The second initiation usually takes place after religious and magical training within the tradition. This is known as Second Degree, or the second level. In some traditions a Second Degree Wiccan may be known as a "lesser priestess," or "lesser priest." Second Degree acknowledges much training within the tradition and mastery of Wiccan principles. The Third Degree creates what are commonly known as "High Priestess" and "High Priests." This has been described as the pinnacle of achievement within a specific tradition. It takes place, in theory, only after completion of a rigors training program encompassing magic, structure of ritual, magical group dynamics, Wiccan mythology, and a number of other areas, depending on the particular tradition.

Among hierarchal covens, only Third Degrees may lead the rituals and run working covens. Thus covens in these traditions are led by:

A High Priestess or

A High Priestess and a High Priest.

A High Priest alone rarely runs a coven.

During rituals the High Priestess (HPS) may act as the representative of the Goddess, the High Priest as the God. The HPS may draw the Goddess into herself and act as Her representative. In a sense, this practice is a form of religious Wiccan "channeling," but it isn't widespread among Wiccan groups.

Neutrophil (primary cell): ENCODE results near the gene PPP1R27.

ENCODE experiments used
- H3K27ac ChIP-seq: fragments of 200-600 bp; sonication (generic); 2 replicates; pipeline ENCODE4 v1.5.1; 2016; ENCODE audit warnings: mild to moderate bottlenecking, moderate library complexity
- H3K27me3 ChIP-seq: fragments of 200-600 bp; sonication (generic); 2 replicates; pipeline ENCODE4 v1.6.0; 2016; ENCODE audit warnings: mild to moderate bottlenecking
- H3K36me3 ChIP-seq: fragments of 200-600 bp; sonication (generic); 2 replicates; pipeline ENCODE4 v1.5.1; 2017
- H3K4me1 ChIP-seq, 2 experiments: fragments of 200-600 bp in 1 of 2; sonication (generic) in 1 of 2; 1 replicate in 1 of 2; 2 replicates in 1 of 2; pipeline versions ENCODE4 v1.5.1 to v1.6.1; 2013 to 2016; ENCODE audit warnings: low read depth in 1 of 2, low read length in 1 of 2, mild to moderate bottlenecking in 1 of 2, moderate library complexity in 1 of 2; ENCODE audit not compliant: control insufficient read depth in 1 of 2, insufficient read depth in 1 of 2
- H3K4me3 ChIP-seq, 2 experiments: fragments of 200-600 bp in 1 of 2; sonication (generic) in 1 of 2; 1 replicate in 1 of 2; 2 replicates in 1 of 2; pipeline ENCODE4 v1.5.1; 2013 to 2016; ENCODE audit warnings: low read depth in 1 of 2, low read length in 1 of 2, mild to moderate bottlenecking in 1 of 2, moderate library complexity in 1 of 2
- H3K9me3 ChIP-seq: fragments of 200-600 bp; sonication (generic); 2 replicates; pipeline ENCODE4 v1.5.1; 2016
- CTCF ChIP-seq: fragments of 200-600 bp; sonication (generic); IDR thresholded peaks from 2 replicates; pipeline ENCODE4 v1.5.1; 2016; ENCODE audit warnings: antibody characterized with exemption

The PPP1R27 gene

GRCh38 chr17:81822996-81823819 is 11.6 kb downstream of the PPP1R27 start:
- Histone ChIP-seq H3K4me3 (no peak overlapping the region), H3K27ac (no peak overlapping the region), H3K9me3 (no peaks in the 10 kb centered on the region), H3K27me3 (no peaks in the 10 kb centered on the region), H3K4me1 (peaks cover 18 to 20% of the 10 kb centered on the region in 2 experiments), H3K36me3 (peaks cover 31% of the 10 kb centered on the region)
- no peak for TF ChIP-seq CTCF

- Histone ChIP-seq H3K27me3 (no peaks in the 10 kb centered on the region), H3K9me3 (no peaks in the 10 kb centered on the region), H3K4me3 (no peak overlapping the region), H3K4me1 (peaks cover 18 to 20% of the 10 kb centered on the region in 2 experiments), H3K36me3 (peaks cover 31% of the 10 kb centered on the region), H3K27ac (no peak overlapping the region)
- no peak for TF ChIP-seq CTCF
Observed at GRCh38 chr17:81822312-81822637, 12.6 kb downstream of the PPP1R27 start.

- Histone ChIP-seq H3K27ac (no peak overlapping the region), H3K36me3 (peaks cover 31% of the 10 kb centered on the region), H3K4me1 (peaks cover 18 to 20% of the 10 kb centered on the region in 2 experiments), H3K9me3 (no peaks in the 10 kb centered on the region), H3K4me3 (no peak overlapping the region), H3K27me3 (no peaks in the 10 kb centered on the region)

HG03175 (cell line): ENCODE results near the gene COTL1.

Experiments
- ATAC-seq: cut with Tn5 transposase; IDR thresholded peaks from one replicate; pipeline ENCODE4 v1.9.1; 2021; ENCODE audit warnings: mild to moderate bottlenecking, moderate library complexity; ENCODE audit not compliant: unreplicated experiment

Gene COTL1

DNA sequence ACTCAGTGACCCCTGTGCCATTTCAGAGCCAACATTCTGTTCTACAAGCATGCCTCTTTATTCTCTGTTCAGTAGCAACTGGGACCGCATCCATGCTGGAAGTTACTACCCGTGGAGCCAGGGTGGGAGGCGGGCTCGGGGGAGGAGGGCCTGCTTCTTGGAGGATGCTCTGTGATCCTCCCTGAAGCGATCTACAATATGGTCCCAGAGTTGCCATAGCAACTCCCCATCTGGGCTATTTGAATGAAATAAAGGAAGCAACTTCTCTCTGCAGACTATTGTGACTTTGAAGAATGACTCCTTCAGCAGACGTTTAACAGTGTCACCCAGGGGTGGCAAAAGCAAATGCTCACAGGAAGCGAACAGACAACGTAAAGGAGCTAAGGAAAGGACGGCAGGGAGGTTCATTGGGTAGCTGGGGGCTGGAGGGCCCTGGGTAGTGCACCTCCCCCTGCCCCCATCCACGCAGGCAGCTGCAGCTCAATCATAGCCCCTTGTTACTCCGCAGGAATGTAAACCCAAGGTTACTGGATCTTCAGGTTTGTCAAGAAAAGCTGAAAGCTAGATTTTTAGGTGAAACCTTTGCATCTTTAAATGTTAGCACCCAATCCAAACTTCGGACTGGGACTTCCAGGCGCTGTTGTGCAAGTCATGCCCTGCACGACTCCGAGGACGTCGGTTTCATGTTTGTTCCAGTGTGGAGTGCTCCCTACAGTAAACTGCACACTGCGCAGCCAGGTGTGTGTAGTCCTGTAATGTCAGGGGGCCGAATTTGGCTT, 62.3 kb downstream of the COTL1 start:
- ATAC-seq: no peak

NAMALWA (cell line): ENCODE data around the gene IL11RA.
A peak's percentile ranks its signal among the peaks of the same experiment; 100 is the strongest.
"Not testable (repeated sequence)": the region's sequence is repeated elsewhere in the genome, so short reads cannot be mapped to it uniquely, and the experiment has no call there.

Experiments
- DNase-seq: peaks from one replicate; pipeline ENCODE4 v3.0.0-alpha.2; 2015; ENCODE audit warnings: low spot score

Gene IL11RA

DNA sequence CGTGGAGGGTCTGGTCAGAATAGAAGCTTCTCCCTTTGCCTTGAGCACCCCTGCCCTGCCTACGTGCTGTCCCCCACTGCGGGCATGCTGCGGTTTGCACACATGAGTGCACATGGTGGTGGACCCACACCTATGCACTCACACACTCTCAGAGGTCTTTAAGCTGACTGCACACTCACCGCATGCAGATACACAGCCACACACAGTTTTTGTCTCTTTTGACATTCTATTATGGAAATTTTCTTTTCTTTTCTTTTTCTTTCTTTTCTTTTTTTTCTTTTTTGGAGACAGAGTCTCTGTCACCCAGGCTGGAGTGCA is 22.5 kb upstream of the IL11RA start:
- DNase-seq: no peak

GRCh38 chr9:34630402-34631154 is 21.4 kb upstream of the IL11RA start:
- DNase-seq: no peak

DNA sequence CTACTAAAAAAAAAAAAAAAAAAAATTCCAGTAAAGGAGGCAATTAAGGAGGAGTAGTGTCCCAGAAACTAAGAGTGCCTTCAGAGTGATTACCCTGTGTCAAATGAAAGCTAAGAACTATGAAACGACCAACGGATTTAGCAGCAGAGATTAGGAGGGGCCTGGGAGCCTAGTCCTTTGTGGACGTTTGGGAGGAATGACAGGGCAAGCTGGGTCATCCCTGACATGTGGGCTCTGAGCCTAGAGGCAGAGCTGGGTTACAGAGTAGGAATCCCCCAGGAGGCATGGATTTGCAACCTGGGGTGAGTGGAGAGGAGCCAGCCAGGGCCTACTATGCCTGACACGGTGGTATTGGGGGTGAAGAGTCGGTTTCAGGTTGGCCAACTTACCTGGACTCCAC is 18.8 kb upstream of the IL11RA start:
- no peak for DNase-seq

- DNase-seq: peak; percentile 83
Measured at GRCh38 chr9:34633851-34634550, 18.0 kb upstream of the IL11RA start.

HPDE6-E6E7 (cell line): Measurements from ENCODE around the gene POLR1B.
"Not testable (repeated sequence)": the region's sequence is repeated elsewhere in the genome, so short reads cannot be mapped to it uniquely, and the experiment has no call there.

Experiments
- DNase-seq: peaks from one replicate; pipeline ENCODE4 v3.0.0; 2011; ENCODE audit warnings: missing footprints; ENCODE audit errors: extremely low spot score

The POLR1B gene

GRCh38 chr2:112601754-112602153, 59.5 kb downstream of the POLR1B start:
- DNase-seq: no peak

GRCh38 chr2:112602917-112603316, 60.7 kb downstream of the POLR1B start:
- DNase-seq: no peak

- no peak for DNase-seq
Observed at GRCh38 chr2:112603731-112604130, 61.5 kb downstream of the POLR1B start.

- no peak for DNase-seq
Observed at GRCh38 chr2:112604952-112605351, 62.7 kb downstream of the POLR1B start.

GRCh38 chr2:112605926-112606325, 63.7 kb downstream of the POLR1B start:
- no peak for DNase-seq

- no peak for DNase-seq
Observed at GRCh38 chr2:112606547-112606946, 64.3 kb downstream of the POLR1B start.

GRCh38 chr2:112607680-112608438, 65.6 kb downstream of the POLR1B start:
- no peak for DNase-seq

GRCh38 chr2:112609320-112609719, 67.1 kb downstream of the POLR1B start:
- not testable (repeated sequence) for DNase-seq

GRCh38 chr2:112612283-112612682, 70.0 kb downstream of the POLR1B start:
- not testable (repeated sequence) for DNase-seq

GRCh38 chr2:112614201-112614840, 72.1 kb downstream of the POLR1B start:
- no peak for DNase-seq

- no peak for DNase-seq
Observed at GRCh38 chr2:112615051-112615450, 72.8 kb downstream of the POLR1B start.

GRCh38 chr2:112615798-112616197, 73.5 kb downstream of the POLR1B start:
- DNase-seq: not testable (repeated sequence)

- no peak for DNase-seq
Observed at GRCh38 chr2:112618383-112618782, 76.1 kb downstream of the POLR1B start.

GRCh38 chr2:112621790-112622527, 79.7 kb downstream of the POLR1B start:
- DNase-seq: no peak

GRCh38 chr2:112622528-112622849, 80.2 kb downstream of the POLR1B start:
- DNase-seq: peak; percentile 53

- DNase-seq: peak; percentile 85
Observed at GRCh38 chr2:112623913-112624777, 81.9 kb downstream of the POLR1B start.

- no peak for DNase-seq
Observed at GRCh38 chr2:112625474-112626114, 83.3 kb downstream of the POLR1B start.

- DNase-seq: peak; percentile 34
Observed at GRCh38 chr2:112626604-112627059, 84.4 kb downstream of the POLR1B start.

Having said all that, many traditions don't use such a system of initiatory degrees. Covens may be run by one, two, or three persons, who may be elected by other members. Learned and experienced Wiccans are certainly respected, but they aren't necessarily in charge. Coven leadership may also change at each ritual.

Confusing? It's just another indication that Wicca is very much a religion of individualism.

Tools. As we'll see in Chapter 11, specific physical objects are used in Wiccan rituals for a variety of religious and magical purposes. Though some tools are standard among most traditions (such as the athame), some are not. A tradition's use or non-use of a tool again illustrates the independence that exists between Wiccan groups.

So these are a few of the areas in which Wiccan traditions differ from one another. This lack of cohesion is one of the strengths of Wicca, for the seeker can usually find an appropriate path among the various traditions.

Past Life Regression And Reincarnation

Past Life Regression And Reincarnation